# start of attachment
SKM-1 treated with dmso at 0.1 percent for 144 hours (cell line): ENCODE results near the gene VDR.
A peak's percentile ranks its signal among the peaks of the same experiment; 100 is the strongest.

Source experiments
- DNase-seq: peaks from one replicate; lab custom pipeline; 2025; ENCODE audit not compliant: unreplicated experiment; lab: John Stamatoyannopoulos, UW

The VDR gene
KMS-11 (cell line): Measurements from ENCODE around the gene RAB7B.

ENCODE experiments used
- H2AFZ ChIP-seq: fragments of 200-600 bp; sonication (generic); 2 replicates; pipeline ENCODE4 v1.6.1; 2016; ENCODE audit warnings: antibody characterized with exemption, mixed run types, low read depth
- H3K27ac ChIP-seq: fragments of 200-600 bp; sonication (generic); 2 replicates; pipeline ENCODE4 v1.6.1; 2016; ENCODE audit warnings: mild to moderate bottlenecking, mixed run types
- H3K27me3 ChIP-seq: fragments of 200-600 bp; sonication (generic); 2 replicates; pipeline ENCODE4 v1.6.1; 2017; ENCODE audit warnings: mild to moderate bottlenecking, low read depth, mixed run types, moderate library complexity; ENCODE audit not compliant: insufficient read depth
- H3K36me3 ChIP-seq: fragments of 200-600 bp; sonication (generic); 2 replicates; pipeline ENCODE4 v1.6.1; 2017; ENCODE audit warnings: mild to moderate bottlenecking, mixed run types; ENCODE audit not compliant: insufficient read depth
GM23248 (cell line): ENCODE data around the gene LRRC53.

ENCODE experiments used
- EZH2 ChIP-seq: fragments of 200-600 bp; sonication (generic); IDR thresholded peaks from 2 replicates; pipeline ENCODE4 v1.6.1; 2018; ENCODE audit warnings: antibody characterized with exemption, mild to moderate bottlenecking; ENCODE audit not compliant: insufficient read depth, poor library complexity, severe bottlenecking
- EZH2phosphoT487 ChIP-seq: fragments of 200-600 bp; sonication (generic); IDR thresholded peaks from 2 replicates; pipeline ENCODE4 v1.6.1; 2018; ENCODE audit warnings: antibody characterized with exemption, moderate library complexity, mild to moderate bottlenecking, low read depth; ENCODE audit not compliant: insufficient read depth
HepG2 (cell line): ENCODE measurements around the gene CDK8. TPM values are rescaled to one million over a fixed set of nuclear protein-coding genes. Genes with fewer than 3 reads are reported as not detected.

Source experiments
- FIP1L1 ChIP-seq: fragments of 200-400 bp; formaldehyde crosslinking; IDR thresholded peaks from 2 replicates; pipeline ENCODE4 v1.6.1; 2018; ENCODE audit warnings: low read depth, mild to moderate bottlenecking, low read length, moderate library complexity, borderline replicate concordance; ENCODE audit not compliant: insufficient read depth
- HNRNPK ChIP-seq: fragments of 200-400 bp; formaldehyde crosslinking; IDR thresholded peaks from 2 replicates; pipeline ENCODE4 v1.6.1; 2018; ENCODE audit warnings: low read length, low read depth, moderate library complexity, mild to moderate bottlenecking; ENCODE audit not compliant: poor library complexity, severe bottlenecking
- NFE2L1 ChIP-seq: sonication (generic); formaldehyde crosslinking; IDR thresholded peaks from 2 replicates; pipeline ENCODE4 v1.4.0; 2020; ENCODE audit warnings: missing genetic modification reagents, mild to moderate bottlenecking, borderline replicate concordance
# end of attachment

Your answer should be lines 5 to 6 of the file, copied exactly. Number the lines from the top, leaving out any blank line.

The VDR gene
KMS-11 (cell line): Measurements from ENCODE around the gene RAB7B.